UTC announced in March that it was selling Clipper as part of its plan to buy Goodrich Corp. In July, the company received the final regulatory approvals related to that transaction. As part of the Goodrich acquisition, UTC is also divesting its Pratt & Whitney, Rocketdyne, Milton Roy, Sullair and Sundyne business units.
According to Dan Shreve, director and partner at MAKE Consulting, it should come as no surprise that Clipper was sold to a private equity firm.
"The level of competition in the marketplace and impending downturn in the U.S. market made a sale of Clipper to an existing wind industry participant unfeasible, especially given the reliability concerns surrounding the Liberty platform," Shreve tells NAW. "The acquisition of Clipper by a private equity group such as Platinum comes as no surprise, as the PE group will have greater flexibility in parsing out Clipper's assets.’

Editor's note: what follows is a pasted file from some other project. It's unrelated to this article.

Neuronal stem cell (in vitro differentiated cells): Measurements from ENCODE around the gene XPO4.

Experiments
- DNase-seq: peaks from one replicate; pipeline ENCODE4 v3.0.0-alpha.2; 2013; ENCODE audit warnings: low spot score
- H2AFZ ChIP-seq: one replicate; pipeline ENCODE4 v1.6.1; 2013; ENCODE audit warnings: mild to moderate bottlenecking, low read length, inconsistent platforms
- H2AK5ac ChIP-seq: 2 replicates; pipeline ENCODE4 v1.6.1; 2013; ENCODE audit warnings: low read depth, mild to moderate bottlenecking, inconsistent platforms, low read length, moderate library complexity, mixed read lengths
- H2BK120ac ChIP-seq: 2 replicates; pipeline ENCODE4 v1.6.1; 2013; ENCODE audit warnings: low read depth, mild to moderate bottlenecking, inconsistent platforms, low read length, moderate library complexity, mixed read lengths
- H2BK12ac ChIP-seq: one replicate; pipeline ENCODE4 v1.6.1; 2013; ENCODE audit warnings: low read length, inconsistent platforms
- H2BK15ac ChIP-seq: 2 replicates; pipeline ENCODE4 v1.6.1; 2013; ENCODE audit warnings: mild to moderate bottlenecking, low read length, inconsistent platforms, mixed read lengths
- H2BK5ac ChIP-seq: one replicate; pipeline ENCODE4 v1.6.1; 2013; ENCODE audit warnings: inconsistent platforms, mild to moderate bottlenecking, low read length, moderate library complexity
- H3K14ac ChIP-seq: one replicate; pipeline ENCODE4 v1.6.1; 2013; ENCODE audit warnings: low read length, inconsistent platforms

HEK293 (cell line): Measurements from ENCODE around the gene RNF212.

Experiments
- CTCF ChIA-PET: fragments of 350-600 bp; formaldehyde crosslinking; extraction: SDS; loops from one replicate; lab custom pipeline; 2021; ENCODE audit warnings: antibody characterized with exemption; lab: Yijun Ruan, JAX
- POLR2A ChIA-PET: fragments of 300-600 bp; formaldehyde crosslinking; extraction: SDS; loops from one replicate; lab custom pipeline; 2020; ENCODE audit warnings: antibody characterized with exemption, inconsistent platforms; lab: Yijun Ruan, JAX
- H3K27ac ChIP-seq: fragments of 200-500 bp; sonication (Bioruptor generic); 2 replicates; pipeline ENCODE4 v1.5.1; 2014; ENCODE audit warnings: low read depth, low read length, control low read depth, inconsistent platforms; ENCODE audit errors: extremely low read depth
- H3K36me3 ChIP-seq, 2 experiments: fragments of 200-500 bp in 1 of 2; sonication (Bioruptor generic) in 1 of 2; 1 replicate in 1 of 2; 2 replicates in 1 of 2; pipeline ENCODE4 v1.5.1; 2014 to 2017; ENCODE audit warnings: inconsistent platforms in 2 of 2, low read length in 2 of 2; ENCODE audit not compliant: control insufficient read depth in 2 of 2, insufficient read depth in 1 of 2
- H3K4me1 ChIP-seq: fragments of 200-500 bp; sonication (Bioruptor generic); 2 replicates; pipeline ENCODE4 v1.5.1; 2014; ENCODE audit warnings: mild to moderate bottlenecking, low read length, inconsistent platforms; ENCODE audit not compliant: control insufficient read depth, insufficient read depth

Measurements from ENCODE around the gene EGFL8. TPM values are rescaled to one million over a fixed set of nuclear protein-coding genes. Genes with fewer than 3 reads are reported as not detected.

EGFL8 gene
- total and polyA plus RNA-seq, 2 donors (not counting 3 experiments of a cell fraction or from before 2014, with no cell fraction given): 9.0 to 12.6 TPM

Shreve adds that a strong return on Clipper's service business is not necessarily guaranteed – at least for a while.
"However, even with almost 2 GW of installed turbines in the Americas, obtaining a strong return on Clipper's service business is not assured, as service pricing is under pressure from ISPs and asset owners with in-house service teams," he says.
"Similarly, new product development endeavors will be difficult to monetize as potential adopters – existing turbine [original equipment manufacturers] – are under intense profit pressure, and product commercialization efforts often take two to five years," he adds.